March 1, 2022

Tips for Creating a Home That Improves Well-Being and Mental Health

Your home should be a place for you to feel safe and yourself. Wellness focused design is much more than making sure your home’s construction is up to code. With more people spending time at home, the pandemic has fueled an awareness of how our indoor spaces affect the way we work, study, play, create, and care for ourselves and others.

Create Routine and Ownership

Cluttered spaces can create feelings of anxiety. Experts say that there are multiple positive mental health benefits of cleaning, including taking control of your environment, finding inspiration, and helping to increase focus.

Feeling ownership and control over your environment can help increase confidence and thus your mental health. Small tasks such as making the bed every morning, starting the dishwasher at night, and putting your belongings away before bed can help. Accomplishing a task, no matter how small, can improve your mindset.

Positive Be-Leafs

In our Interior Design Trends for 2022 blog, we discussed biophilia design, or the conscious effort to directly incorporate nature into human spaces. Studies show that people who spend time cultivating plants have the potential for less stress in their lives. Gardening, or caring for plants in general, provides a positive way to channel their stress and frustration into a physical thing that provides them comfort and joy.

If you live with children, plants can benefit them, too! Research shows that children who spend time around plants not only concentrate and focus for longer, but also calm those with attention deficit. Caring for plants between a guardian and child can foster positive communication, sensitivity, and compassion for others.

Material Wellness

Biophilic design can also attribute to the kind of materials we incorporate into our spaces. A lot of our mainstream cleaning products contain toxic and harsh chemicals that can cause harm to humans, animals, and the environment. Construction materials can also affect our wellness. Tiles with chemical sealers, wood with chemical stains, engineered flooring with formaldehyde, and carpets with fire retardants can all negatively impact your household air quality.

If you’re renovating or building a space, be sure to include materials that are renewable, waste-reducing, energy-efficient, natural, organic, and locally sourced. Experts suggest looking for materials that have a GREENGUARD certification, a third-party certification for building materials that have verified environmental claims that support health and wellness.

The Importance of Light                                                                  

Your home’s lighting has much more potential than the types of bulbs you use. Natural light affects our circadian rhythm as well as our vitamin D balance. A circadian rhythm is the 24-hour cycle that are part of the body’s internal clock and effects essential functions and processes. These rhythms are directly influenced by environmental cues, such as light. Sleep, metabolism, and mental health are all connected to circadian rhythms.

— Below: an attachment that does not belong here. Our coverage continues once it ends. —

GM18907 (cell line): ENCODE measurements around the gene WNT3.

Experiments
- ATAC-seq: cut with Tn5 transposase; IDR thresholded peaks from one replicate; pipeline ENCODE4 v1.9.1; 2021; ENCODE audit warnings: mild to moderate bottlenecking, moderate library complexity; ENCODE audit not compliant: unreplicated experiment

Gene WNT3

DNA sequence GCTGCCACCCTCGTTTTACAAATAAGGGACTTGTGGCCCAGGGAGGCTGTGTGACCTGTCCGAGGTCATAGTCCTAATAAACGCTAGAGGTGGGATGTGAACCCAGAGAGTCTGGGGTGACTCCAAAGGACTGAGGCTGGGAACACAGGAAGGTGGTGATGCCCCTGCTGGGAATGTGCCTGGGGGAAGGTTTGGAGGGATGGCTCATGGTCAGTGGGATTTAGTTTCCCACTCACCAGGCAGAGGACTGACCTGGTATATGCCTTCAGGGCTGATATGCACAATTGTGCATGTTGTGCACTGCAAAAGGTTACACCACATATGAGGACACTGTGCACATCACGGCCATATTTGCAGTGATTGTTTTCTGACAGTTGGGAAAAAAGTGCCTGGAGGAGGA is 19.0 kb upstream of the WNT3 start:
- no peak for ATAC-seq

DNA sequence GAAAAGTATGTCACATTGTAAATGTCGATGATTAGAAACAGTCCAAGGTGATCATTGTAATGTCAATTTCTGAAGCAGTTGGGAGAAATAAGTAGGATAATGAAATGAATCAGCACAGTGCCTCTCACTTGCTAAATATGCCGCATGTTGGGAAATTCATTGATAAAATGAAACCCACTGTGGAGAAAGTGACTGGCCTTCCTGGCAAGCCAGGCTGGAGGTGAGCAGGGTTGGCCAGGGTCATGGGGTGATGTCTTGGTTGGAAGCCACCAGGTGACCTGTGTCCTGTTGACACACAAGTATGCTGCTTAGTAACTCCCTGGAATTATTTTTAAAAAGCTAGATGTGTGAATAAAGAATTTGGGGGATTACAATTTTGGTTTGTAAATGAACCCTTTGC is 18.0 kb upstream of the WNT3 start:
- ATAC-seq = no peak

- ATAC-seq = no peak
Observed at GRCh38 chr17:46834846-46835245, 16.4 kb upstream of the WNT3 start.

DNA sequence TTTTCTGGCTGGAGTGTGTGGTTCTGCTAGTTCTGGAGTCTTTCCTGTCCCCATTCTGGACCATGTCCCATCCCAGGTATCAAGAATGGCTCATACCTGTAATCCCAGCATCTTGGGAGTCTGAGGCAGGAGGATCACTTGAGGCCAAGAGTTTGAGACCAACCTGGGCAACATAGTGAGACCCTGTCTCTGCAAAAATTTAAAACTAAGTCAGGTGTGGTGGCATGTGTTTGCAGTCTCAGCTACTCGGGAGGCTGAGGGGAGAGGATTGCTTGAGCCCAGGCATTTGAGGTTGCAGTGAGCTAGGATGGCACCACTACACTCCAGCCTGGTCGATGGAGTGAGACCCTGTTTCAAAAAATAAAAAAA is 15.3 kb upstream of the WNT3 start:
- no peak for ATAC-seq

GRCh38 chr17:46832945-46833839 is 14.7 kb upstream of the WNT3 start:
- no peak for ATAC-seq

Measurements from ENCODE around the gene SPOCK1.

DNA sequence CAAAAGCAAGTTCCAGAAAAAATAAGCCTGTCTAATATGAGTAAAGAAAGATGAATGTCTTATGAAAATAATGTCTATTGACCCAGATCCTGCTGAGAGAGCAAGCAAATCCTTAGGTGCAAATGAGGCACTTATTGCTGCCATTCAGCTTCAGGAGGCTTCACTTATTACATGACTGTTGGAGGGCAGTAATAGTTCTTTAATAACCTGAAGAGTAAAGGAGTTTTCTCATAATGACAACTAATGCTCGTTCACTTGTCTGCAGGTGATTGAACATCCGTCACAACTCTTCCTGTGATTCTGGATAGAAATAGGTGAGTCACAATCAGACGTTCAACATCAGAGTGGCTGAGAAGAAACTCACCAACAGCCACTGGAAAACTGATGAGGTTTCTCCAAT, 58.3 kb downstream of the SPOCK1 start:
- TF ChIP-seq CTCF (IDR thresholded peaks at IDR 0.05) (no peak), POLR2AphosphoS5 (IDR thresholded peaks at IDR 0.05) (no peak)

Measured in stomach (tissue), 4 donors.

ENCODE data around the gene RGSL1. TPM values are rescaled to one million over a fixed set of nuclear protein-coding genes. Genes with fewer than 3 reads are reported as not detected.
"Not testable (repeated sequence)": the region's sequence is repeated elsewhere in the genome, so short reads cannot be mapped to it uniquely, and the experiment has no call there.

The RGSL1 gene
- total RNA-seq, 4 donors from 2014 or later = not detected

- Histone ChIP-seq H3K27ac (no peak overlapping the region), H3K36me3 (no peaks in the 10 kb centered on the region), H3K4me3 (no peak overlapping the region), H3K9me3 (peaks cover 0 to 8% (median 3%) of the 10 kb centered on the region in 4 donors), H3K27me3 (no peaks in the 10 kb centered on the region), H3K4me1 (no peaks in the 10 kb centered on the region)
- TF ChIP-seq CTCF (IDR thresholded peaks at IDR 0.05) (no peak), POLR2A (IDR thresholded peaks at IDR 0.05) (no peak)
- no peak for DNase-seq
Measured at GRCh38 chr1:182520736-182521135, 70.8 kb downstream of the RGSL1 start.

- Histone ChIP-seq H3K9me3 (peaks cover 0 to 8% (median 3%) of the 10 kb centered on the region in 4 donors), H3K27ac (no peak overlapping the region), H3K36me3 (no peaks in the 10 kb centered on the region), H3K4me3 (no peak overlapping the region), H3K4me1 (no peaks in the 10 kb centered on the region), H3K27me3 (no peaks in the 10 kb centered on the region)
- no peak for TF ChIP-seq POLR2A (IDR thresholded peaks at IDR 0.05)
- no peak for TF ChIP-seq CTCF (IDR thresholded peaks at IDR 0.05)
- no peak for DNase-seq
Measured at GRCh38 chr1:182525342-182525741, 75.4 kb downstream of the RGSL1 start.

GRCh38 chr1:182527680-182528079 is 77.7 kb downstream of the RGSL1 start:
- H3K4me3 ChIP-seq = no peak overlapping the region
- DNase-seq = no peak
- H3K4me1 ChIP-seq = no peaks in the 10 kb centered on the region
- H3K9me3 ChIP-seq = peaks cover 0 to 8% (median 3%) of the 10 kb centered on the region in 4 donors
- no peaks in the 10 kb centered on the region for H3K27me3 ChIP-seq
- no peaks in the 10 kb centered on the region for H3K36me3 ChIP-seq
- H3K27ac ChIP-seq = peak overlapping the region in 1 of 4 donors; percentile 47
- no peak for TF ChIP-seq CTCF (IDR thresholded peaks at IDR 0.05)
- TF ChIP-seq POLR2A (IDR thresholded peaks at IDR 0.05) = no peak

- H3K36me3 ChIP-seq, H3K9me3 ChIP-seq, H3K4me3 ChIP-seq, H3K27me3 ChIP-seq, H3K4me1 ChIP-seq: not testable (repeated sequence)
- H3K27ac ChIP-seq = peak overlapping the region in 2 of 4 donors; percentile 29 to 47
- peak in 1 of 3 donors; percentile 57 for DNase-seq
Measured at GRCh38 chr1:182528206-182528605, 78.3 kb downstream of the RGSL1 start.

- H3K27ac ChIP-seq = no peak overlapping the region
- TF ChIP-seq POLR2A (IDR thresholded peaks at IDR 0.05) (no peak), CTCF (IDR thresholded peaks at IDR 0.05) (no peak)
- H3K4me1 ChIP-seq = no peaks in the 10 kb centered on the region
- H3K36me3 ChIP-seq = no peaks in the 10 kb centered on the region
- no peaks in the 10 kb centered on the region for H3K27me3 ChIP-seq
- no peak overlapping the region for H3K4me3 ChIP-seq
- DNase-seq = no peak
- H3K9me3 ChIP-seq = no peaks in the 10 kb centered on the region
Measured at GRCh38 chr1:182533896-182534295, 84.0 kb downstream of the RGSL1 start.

The best way to positively improve your circadian rhythm at home is allowing natural light into your home. Open your blinds during the day, even if it’s cloudy. If you have smaller windows or less light, take a few scheduled breaks throughout the day to step outside and allow your body to track circadian rhythms in a natural way.

To experience proper circadian cues, experts recommend creating exposure to bright, short-wavelength blue-light during the day and warmer, longer wavelength red, yellow, and orange lighting at dusk and night. With electronics an intricate part of our daily lives, it can be hard to remember to give your eyes and brain a break. After dusk, try to make a habit of turning on blue light filters on your appropriate devices, such as your computer, phone, or e-reader.

Technology-Free Sanctuaries

Don’t discount things like “man caves” or “she-sheds” or sanctuaries. Creating an area in your home that’s dedicated to your comfort and relaxation is encouraged by mental health experts. While renovating a basement or converting a shed can feel daunting, there are plenty of smaller changes you can make for your space to achieve the same effect.

Surround your bed and sleeping area with items and textures that make you feel cozy and relaxed. If your bedroom also operates as a multi-functional space, be sure there are clear boundaries between spaces to play and relax versus focus and productivity.

The best way to achieve the sanctuary you need is by making mindful choices. Beyond fundamentals, the things that inspire well-being and positive mental health will be different for everyone. When you think of the places you feel the most at peace, what about that space evokes those feelings? When you’re ready to purchase a house and design your ideal sanctuary, contact us. If you aren’t ready to move, consider refinancing options that can give you the financial freedom to renovate and create your ideal home.

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